As an Agile Coach or RTE, or Delivery Manager, you might have to work with multiple Scrum Masters in your organization. You might be spending time with all the Scrum Master during Scrum of Scrums OR while coaching or mentoring or teaching them and ensuring they have everything they need to be effective at their roles.

Despite all you do what you need to do, there could be situations where your Scrum Masters might still need your help. So, how do you find out if any of the Scrum Masters need help from your weekly conversation? Of course, there are many blogs, articles on traits of good scrum masters, stances of scrum masters, anti-patterns of Scrum Masters, etc.

Piyush has written such a blog on Scrum Master Anti-Patterns. But how do you find if someone needs help, especially when you meet them, say once or twice a week, since you are not involved in the day-to-day activities of the scrum teams? Read on to find out how.

The Escalating Scrum Master: This is an alarming sign if you see the Scrum Master escalating issues every meeting, especially about people in the team. The Scrum Master is accountable for the Scrum Team’s effectiveness by coaching the team members in self-management and cross-functionality. SM is supposed to help the team resolve its people issues by coaching, mentoring, or facilitating an effective discussion. Some issues need escalation, but not every problem, such as personal.

The Metrics Scrum Master: Be aware when any Scrum Master is excited about presenting all sorts of metrics in front of other Scrum Master in the Scrum of Scrums. It is even more alarming when it is about an individual or team performance. Team or individual performances or velocity is for the team to predict how much work they can plan/predict for the sprint. It is important to measure if the team is meeting their Sprint Goals regularly.

The Process Master: Does the Scrum Master come up with a new and improved process every time you meet? Does s(h)e say, “We used this process or that process so successfully in my previous organization? Why don’t we introduce them here.”? Processes that help the team are not bad, but too many of those will only impede the team in reaching their goals.

The Omnipresent Scrum Master: Does your Scrum Master find it difficult to take the annual vacation? Or even take a day off? Is the team looking for the Scrum Master every time they need something? Scrum Master is supposed to make the team self-managed, not solve everything, or be present everywhere.

The Frustrated Scrum Master: Your Scrum Master needs help when S(h)e comes frustrated in every meeting. It could be about the team not meeting their goals or the team unable to resolve their conflicts. Maybe they have spill-over in every sprint, or any of the Scrum Values is compromised in the team, to name a few. It doesn’t help the team if the Scrum Master is frustrated with these problems. You need to help that Scrum Master for sure.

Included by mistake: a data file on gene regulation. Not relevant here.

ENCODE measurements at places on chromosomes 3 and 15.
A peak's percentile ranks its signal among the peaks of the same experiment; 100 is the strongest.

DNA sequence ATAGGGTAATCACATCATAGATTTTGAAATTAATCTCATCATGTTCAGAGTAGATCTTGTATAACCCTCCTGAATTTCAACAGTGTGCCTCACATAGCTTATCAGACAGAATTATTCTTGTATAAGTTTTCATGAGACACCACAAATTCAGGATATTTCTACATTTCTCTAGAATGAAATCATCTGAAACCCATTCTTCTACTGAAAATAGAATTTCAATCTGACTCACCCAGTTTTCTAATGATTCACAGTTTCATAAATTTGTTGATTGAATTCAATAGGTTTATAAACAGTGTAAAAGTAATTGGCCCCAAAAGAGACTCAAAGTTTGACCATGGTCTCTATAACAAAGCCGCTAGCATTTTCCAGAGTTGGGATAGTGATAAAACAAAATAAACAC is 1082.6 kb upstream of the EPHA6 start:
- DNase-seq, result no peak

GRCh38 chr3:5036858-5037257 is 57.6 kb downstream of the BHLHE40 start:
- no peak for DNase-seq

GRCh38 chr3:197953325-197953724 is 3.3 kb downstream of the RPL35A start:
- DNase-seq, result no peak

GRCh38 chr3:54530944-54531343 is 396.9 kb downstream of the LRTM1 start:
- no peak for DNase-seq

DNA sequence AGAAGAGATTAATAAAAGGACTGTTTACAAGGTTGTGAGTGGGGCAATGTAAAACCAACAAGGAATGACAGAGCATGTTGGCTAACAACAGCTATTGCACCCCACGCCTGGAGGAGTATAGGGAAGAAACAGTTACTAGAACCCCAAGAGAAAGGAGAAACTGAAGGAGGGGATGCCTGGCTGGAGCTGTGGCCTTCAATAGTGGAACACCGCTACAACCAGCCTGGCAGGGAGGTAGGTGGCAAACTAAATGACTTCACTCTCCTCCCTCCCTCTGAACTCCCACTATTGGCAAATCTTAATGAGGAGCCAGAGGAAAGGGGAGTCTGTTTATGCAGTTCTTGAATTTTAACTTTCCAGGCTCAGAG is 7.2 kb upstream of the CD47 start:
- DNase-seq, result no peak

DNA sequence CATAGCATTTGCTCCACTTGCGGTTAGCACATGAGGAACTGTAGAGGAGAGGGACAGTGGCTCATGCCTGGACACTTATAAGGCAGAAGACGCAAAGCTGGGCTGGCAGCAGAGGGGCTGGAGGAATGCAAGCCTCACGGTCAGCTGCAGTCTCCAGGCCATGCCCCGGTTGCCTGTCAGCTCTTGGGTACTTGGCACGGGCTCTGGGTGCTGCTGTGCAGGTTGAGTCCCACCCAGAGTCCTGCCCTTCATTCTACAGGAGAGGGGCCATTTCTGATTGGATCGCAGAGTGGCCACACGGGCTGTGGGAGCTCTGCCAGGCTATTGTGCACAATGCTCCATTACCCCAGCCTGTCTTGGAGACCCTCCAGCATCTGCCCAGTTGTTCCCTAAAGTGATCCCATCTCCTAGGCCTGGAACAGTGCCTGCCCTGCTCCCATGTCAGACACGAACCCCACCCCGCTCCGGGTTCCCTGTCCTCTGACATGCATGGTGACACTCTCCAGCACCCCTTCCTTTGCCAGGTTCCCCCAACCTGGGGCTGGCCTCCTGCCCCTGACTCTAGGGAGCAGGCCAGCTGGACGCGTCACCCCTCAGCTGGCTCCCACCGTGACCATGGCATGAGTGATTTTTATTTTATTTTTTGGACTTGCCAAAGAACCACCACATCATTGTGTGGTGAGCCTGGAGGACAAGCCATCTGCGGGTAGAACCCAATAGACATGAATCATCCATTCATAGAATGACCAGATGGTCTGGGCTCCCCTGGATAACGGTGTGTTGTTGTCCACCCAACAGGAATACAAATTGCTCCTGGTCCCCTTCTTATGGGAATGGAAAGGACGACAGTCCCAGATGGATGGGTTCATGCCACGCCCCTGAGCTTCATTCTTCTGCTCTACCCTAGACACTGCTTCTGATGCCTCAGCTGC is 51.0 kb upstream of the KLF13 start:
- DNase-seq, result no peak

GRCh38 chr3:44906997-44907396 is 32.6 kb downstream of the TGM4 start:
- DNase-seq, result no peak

The Zonal Scrum Master: The Scrum Master should serve the organization in its Scrum adoption. It means the Scrum Master should help train, coach other teams in the organization. Does your Scrum Master focus only on a specific team? Do you see the reluctance in him or her in helping other teams? Does s(h)e hesitate to go out of the comfort zone to help others?

The One-Size-Fits-All Scrum Master: When you see your Scrum Master thinks “the template of one successful Scrum Team Scrum fits every team”, you need to help him or her. Your Scrum Master learned the art or skills in a specific context and is now rolling out precisely this pattern in whatever team s(h)e is active no matter the context.

The Peace-Loving Scrum Master: No teams exist with zero conflicts. Or that’s what my experience has been. Even if there are no conflicts, it is not a good sign. Healthy conflicts are ways for the team to try different options, thrive for alternate solutions. If a Scrum Master denies the presence of conflicts in teams in all the meetings, there is a possibility of avoiding conflicts and sweeping all the disagreements under the carpet.

The Leaping Scrum Master: When you notice, a Scrum Master is merely trying to get over the tide of declining Project Manager jobs and is in for the SM’s job only because it pays. It isn’t easy to spot, but over time it will inevitably give you a hint. S(h)e might talk only about certifications, other high-paying job opportunities, etc., during your conversation.

The Yes Scrum Master: Do you see someone agreeing to anything and everything given by anyone & everyone? Typically this professional would be quiet in all the discussions and give a simple node to everything. It is a cause of concern if a Scrum Master agrees to everything without agreeing to disagree, voicing opinions, or saying no.

Please feel free to add more if you spot a few other opportunities to coach your scrum master and share with us to add to this list. Stay tuned to read my next blog.

Author's Bio
Satyajit Gantayat

Satyajit Gantayat

Satyajit Gantayat is an Agile Coach and a SAFe Program Consultant with more than 20 years of experience in Agile Transformation, Agile & DevOps Implementation, Digital Transformation, Delivery Program Management, Automation, Cloud Migration, and Mobile App Development in Product as well as Service Organizations across domains like E-commerce, Banking & Financial Services, Health Care, Public Sector, and Consulting. As a continuous learner, Satyajit has certifications in Scaling Agile, Scrum Mastery, Agile Coaching, and Project Management.